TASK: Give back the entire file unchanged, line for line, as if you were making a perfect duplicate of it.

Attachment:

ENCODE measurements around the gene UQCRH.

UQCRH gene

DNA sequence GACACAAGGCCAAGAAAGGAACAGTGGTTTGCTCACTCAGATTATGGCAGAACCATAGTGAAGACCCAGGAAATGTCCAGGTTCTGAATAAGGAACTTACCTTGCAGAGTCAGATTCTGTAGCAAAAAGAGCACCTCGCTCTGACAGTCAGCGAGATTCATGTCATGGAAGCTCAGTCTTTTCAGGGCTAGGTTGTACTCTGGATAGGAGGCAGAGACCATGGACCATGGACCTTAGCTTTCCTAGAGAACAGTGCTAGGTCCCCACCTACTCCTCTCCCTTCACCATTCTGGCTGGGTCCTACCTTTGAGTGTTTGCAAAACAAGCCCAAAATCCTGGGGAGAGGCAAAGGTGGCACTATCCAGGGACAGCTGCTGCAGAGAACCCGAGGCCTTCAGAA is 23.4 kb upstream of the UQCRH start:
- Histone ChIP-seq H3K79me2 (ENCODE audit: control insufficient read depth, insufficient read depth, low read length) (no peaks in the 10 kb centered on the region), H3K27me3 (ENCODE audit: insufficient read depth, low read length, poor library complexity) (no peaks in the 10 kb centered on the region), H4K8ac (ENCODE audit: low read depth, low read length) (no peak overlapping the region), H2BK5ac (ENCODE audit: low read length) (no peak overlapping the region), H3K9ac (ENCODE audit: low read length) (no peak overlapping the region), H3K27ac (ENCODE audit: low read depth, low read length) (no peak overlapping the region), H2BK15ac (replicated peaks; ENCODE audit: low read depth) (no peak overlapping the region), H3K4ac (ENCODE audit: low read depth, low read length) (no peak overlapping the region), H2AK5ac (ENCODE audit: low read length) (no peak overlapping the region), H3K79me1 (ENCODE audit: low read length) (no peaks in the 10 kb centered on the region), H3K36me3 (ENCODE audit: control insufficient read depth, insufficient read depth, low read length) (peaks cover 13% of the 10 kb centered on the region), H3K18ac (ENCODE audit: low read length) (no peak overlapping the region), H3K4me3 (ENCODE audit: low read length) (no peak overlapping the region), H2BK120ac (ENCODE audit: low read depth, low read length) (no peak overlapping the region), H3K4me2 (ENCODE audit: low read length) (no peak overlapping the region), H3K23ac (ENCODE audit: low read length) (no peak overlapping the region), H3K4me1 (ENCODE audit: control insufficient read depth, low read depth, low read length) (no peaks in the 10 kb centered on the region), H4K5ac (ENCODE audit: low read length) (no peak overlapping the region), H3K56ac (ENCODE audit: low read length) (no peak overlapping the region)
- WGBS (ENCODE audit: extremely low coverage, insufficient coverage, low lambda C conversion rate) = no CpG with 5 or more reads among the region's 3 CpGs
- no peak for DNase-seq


ENCODE measurements around the gene UQCRH.

UQCRH gene

DNA sequence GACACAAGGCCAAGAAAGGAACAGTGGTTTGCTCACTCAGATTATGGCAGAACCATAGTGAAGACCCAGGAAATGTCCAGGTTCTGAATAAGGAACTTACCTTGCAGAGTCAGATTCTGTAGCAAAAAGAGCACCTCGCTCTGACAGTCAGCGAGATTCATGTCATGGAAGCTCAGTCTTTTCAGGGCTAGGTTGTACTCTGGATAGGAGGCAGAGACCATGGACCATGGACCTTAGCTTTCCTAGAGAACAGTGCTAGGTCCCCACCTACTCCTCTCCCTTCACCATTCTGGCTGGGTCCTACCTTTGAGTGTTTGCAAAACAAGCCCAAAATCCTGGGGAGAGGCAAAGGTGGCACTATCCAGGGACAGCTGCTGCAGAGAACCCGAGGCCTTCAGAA is 23.4 kb upstream of the UQCRH start:
- Histone ChIP-seq H3K79me2 (ENCODE audit: control insufficient read depth, insufficient read depth, low read length) (no peaks in the 10 kb centered on the region), H3K27me3 (ENCODE audit: insufficient read depth, low read length, poor library complexity) (no peaks in the 10 kb centered on the region), H4K8ac (ENCODE audit: low read depth, low read length) (no peak overlapping the region), H2BK5ac (ENCODE audit: low read length) (no peak overlapping the region), H3K9ac (ENCODE audit: low read length) (no peak overlapping the region), H3K27ac (ENCODE audit: low read depth, low read length) (no peak overlapping the region), H2BK15ac (replicated peaks; ENCODE audit: low read depth) (no peak overlapping the region), H3K4ac (ENCODE audit: low read depth, low read length) (no peak overlapping the region), H2AK5ac (ENCODE audit: low read length) (no peak overlapping the region), H3K79me1 (ENCODE audit: low read length) (no peaks in the 10 kb centered on the region), H3K36me3 (ENCODE audit: control insufficient read depth, insufficient read depth, low read length) (peaks cover 13% of the 10 kb centered on the region), H3K18ac (ENCODE audit: low read length) (no peak overlapping the region), H3K4me3 (ENCODE audit: low read length) (no peak overlapping the region), H2BK120ac (ENCODE audit: low read depth, low read length) (no peak overlapping the region), H3K4me2 (ENCODE audit: low read length) (no peak overlapping the region), H3K23ac (ENCODE audit: low read length) (no peak overlapping the region), H3K4me1 (ENCODE audit: control insufficient read depth, low read depth, low read length) (no peaks in the 10 kb centered on the region), H4K5ac (ENCODE audit: low read length) (no peak overlapping the region), H3K56ac (ENCODE audit: low read length) (no peak overlapping the region)
- WGBS (ENCODE audit: extremely low coverage, insufficient coverage, low lambda C conversion rate) = no CpG with 5 or more reads among the region's 3 CpGs
- no peak for DNase-seq